The current budget-related cries are for ‘government to do more to increase demand in a pandemic-affected economy through a fiscal stimulus.
By Arvind Mehta & Amit Tandon
This is the season for budget discussions. Among these, will be discussions around the need for the government to ensure greater demand in the economy, to stimulate better GDP growth. While the government’s role in this is germane, it is also important to note that the corporate sector too can play a role in demand enhancement, by resetting the compensation package policies.
If government employment is viewed as the benchmark of “fair” compensation packages for all levels, it would be noted that for public sector enterprises, the differential between median pay and that of the CEO would be between 5-8 times. As against this, the average relative benchmark for listed private sector entities has been showing a rising trend inching towards 100-times (with the upper range at an obscene 4,045-times), and the Indian CEO’s salary to average worker pay at 229-times. This is higher than all other countries barring the US—not a data-point India can be happy about.
The inference from the above numbers is that the ‘elites’ are taking advantage of the relaxation of the rules by paying themselves higher and higher salaries. Since the propensity to spend of these few, can never match the aggregate propensity to spend of the many—a policy corrective may be required to manage these inequities also from the viewpoint of generating demand and consequently GDP growth.
Many economists have highlighted how modern-day societies have turned more iniquitous due to the top 1% garnering a greater share of the incremental GDP and wealth distribution. In particular, what is worrying is how the bottom 50%, ie, those sitting at ‘the bottom of the pyramid’ are able to collect only the crumbs of growth, progressively losing their relative share. The ‘trickle-down’ theory of economic growth is now metamorphosing into murmurs of ‘trickle-up’ for the 1%.
Governments certainly need to consider all possible policies to address demand generation issues arising from the pandemic induced crisis. In this context, the current compensation trends in the private sector companies risk attracting the attention of policymakers. The government has continuously ceded the market-related roles to a vibrant and growing private sector since the 1990s. It is time for the private sector to step out to bat by addressing the growing untenable iniquitous compensation packages.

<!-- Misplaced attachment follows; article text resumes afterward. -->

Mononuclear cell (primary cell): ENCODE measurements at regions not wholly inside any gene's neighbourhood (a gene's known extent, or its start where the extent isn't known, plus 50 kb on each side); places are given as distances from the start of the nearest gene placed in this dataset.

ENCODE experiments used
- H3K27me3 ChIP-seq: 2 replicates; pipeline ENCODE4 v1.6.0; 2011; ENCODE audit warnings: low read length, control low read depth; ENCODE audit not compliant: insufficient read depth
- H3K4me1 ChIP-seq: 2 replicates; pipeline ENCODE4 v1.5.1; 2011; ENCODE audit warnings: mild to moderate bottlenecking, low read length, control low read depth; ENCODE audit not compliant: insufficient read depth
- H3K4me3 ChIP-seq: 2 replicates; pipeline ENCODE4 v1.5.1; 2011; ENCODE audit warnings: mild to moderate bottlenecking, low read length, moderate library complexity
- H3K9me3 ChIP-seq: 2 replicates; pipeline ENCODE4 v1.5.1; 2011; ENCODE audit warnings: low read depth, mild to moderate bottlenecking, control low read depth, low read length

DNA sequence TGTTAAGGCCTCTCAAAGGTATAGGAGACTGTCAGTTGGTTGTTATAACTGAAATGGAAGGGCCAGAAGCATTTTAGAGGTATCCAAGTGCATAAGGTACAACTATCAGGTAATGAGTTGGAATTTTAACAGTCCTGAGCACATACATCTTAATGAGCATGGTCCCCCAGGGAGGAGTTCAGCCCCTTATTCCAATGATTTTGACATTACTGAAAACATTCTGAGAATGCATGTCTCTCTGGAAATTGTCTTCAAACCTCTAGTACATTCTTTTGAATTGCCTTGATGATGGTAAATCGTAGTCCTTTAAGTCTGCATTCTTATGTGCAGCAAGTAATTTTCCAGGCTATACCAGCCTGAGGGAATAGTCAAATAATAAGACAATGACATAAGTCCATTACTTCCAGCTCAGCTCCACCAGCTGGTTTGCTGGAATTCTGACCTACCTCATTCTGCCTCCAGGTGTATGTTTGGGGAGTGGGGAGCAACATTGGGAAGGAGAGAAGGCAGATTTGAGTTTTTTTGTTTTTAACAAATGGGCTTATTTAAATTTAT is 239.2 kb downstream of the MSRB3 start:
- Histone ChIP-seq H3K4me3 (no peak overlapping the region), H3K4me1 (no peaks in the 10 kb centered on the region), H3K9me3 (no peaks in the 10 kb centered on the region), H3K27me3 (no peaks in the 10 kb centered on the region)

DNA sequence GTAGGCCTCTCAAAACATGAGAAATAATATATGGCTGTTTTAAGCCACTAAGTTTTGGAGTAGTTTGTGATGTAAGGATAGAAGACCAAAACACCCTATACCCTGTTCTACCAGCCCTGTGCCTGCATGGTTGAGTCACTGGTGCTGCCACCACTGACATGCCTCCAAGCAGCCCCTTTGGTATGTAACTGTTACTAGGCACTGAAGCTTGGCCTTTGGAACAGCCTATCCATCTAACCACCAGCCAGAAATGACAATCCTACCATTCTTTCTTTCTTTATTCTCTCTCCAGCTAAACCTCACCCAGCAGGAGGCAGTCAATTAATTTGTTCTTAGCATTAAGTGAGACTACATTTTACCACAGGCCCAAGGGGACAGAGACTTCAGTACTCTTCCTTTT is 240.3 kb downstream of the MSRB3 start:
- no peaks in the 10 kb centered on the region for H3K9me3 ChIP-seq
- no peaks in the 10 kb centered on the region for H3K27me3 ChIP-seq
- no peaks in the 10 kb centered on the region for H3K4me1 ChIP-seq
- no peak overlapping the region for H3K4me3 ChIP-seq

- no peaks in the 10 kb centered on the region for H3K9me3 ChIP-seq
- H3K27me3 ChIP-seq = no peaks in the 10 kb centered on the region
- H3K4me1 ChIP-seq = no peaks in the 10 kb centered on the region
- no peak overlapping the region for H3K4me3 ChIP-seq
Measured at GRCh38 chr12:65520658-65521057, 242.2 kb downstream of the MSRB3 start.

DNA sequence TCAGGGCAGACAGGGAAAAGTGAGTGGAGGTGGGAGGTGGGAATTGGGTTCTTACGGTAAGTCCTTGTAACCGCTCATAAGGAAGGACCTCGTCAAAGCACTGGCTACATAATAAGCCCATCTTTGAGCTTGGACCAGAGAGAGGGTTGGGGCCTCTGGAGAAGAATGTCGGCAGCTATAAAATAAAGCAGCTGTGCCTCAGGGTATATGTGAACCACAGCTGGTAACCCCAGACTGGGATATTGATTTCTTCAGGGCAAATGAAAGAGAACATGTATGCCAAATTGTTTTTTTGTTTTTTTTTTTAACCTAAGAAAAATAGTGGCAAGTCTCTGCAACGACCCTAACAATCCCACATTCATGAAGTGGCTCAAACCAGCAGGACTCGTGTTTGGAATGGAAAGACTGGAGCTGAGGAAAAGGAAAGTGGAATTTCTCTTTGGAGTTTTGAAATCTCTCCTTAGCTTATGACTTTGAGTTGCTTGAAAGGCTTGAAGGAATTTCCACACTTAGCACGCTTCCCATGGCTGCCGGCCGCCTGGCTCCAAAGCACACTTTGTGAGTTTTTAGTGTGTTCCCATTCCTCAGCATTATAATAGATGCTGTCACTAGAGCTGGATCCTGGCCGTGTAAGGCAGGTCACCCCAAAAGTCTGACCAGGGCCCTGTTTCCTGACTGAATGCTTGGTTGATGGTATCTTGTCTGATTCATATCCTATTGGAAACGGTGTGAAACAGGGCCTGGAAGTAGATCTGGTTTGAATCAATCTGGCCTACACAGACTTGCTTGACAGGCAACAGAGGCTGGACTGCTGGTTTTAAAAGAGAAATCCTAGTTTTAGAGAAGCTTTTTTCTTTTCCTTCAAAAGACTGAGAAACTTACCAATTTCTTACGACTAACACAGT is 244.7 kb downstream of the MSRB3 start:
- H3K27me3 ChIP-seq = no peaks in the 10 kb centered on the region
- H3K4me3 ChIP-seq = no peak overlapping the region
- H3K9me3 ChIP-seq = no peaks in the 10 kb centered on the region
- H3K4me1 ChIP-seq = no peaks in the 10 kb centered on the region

A recent social media video that went viral had an American Congresswoman’s inquisition of the CEO of one of the largest investment banks in the world with regards to its compensation policies (bit.ly/3iXL57K). The CEO was at pains to explain how a particular employee had been receiving a ‘market-related’ compensation package. The Congresswoman was emphasising how this market-related compensation package did not cover even basic minimum living expenses. She then went for the CEOs jugular by making him own up to his own ‘market-linked’ obscenely high compensation package.
In contrast, Unilever is reported to have made a public announcement very recently that its company policy would be to ensure that all employees, including contractual employees linked to their supply chains, are able to at least earn wages/salaries that meet the minimum standards of a decent living in modern-day society.
Karl Marx based his economic philosophy on the tenet that the capitalist class appropriating as much of labour’s surplus as possible while leaving the labour class with a barely sufficient minimum living wage was inherently unstable. His theories provided the ammunition to Lenin and others to speed up revolutions against society’s exploiting class. To counter such further spread of revolutions, democracies all over the world moved towards a greater role of governments in the welfare of the less privileged.
And if Marx’s views are too progressive for India Inc, then Narayana Murthy should be heard. He, after all, has created more wealth than others for his employees and shareholders. He argued that managerial remuneration has to be a fair multiple of the compensation of the lowest level employee in the company. His proposition is that if the lowest paid employee’s remuneration is Rs 2-3 lakh a year, the CEO’s remuneration should be Rs 70-80 lakhs.
Corporate India can address this issue in two ways. It can increase workers’ salaries in proportion, an expensive ask given the elevated salary levels in the corner room, or rationalise the salary for those at the top.
As our society starts exhibiting tendencies towards the greater and greater inequitable distribution of wealth creation, it is important for CEOs and boards to voluntarily correct the skewed salary distribution. It will be beneficial if CEOs and corporate boards start this shift on a voluntary basis, rather than wait for a growing clamour in the government to go back to license raj days of fixing ceilings on corporate pay packages. Put bluntly, if corporate India wants the government to exhibit a laissez-faire approach on compensation, its current process needs to be re-calibrated.
The current budget-related cries are for ‘government to do more to increase demand in a pandemic-affected economy through a fiscal stimulus. While the government will no doubt do what it needs to do, the corporate sector too needs to redistribute the salary pie and provide a stimulus of its own.
Mehta is former IAS officer, retired as secretary to the 15th Finance Commission. Tandon is MD, Institutional Investor Advisory Services. Views are personal